*Time with Terri – brand new interview with actress Paula Marshall
*Under the Skin: Doug Bradley on Hellraiser III: Hell on Earth
*Raising Hell on Earth – archival interview with Hickox
*On-set interviews with Barker and Bradley
*Never-before-seen Hellraiser III SFX dailies
*Hellraiser III comic book adaptation [Disc gallery]
DISC 4 – THE CLIVE BARKER LEGACY – LIMITED EDITION EXCLUSIVE
*Clive Barker short films Salomé and The Forbidden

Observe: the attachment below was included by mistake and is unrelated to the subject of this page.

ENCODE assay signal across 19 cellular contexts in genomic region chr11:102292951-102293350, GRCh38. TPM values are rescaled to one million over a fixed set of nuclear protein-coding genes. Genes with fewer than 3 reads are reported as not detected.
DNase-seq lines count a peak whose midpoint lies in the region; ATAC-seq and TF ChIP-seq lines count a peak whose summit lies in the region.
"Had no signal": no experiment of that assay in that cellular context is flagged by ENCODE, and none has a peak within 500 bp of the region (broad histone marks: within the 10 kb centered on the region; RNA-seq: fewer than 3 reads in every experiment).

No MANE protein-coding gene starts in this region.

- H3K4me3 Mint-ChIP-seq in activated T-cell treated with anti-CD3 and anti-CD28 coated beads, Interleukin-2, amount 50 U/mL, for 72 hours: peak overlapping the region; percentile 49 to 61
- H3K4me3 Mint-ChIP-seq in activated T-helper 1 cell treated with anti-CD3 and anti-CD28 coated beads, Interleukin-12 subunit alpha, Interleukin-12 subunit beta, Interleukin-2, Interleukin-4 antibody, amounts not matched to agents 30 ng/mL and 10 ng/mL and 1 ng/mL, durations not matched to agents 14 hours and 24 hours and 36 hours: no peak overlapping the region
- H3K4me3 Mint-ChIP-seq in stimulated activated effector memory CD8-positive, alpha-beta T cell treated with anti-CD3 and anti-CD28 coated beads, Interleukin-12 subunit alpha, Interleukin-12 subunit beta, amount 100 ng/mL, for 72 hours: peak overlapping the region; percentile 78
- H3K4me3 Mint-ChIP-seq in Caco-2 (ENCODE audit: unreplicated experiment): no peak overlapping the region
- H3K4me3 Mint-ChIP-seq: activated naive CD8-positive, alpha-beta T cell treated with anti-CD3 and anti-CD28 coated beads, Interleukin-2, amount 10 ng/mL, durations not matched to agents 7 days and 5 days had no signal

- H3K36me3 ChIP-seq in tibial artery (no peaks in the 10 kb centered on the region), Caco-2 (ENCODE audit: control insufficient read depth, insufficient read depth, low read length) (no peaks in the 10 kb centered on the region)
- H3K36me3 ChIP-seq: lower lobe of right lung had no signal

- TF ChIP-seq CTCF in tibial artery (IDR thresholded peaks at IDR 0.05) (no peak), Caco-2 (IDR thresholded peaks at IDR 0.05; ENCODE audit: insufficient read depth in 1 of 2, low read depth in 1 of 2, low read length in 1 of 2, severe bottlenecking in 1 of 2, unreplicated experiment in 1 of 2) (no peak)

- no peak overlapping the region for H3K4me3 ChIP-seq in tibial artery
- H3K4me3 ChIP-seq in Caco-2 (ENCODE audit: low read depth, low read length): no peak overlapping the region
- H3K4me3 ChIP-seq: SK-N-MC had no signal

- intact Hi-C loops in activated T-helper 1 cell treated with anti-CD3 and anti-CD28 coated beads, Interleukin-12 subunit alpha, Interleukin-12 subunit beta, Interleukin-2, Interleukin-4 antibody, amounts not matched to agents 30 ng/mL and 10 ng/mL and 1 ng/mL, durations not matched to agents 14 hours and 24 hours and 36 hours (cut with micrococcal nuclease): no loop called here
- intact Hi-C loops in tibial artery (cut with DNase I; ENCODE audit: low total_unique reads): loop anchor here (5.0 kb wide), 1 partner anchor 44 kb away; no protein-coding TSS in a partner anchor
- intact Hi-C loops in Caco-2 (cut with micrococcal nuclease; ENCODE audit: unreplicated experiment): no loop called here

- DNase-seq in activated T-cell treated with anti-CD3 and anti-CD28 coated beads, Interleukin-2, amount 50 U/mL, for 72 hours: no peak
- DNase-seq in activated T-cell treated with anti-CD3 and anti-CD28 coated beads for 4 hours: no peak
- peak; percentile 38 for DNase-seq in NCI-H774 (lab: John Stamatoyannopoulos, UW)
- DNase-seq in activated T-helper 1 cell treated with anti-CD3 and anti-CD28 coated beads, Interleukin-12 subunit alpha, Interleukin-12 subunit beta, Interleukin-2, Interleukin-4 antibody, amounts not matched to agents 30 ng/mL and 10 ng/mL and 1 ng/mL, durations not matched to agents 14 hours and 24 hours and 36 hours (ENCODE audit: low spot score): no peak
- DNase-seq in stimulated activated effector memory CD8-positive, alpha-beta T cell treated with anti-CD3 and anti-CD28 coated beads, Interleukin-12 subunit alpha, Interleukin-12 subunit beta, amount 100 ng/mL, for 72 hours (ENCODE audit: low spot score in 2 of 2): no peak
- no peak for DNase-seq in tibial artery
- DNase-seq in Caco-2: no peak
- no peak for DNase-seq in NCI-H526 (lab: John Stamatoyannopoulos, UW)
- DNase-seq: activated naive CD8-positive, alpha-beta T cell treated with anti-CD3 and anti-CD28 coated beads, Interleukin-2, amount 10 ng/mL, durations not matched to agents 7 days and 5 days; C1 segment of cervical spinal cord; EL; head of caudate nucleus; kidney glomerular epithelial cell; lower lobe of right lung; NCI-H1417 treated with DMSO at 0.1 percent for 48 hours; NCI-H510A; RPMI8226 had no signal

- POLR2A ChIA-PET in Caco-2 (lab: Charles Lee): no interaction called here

*Books of Blood & Beyond: The Literary Works of Clive Barker – horror author David Gatward provides a tour through Barker’s written work, from the first Books of Blood to the recent The Scarlet Gospels
*Hellraiser: Evolutions – a brand new documentary looking at the evolution of the hit horror franchise and its enduring legacy, featuring interviews with Scott Derrickson [director, Hellraiser: Inferno], Rick Bota [director, Hellraiser: Hellseeker, Deader and Hellworld], Stuart Gordon [director, Re-Animator, From Beyond] and others
*The Hellraiser Chronicles: A Question of Faith – short film